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Outside entrance to the Royal Bath House

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Entering the bath house in the basement

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Star shaped skylights for light and ventilation

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Inside the bath house. I may be touching a wall Queen Isabella touched.

Interesting 16th-century frescoes hang in a hall which housed the former chapel of the Inquisitions. A collection of Roman mosaic art and a sarcophagus from the 2nd and 3rd century that once belonged to a wealthy Roman Mansion, discovered under Corredera Square in 1959, are also on display.

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Interesting 16th-century frescoes

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2nd or 3rd-century sarcophagus

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Roman mosaic art discovered under a square in Cordoba

The Alcazar was yet another remarkable place to wander around and take in the history as we stepped back in time. Seeing places like this makes the history we learned in school come alive. It is no longer just stuff from textbooks but actual events and places. Queen Isabella walked these hallways, touched these walls and probably bathed in the bath house while deciding whether to fund the voyage of Christopher Columbus, which ultimately changed history. This is why travel means so much to me.

More to come as we visit the Jewish Quarter and a cool museum in Cordoba.

Thanks for travelling with me.

 

I was invited to be a guest on Jan Moore’s site Work on Your Own Terms

Jan’s site is dedicated to helping women enjoy meaningful work that fits their lifestyle and providing mentorship on midlife reinvention. Check it out, you will find it interesting.

Photo by Donna Cluff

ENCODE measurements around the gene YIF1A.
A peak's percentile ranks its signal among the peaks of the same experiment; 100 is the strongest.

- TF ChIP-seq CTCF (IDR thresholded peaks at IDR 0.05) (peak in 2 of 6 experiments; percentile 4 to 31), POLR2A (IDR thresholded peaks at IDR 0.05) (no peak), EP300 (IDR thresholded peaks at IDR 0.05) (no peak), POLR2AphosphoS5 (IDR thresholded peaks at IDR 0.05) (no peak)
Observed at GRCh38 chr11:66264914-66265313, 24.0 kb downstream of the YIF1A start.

Daydream Believer: You Can Be One Too

by  | Jul 17, 2017

I met Darlene shortly before she and her husband moved to Spain from Canada. I asked her to share a follow-up on her life Abroad and how it came about.

Guest Post by Darlene Foster

I can´t remember when I didn´t have the urge to travel and experience new worlds. My dear grandmother bought me a colouring book featuring children from around the world in traditional dress. I loved that book and wished, with each page I coloured, I could visit these places one day. Studies have proven daydreaming is good for young people because it plants seeds that often become reality. Of course, those dreams don´t come true without hard work and determination.

Read more here

http://workonyourownterms.com/daydream-believer-you-can-be-one-too/

Do you believe in daydreams?

 

During the visit of my aunt and her friend, we took a bus trip to the Andalusian city of Cordoba, about five hours from where I live in Spain. Originally built by the Romans, it became an important location during the Moorish occupation. The ancient city of Cordoba held some of the world´s first known universities and medical schools. The fascinating architecture throughout the city reflects the Moorish, Jewish and Christian cultures.

It is easy to get around this charming city as it isn´t very big and you can easily walk everywhere.  The narrow cobblestone streets are lined with whitewashed buildings and patios decorated with colourful flower pots. Every time we turned a corner, we were confronted with another remarkable church, museum or interesting edifice. We took many pictures. It will take more than one post to share all we saw in these three amazing days.

Many buildings are decorated with flower pots

It took us a while to find it but we eventually walked down the street of flowers, or Calle de Fleurs which is the most photographed street in Cordoba and found on many postcards.

The Calle de Fleurs with the Mezquita in the background

The Mezquita is the Mosque-Cathedral of Cordoba, a UNESCO World Heritage site. There has been a place of worship on the site since the mid-sixth century when the Visigoths built the Basilica of San Vincent, the city´s main Christian Temple at the time. When the Muslims arrived in the eighth century the building was divided and used by both communities. It was later expanded to accommodate the growing Muslim population. In the twelfth century when the Moors were defeated by the Christians, the conquerors were so impressed by the opulent Mosque, it was uncustomarily kept intact and a Catholic cathedral built around it. Walking under the Moorish arches and viewing crucifixes, statues of saints and paintings depicting biblical stories, I was moved to tears as I felt the historic affiliation of art and faith surround me.

Inside the Mosque-Cathedral

The Moorish arches

An example of the ornate ceilings

A gorgeous stained glass window

A display of ancient Bibles

My guests enjoying the Mezquita

The original Mosque doors restored

The cathedral was consecrated in 1146 and has been used as a Catholic church ever since. They were preparing for a Corpus Christi parade and celebration that evening which we were lucky enough to witness, making our visit even more special.

Preparing for a religious celebration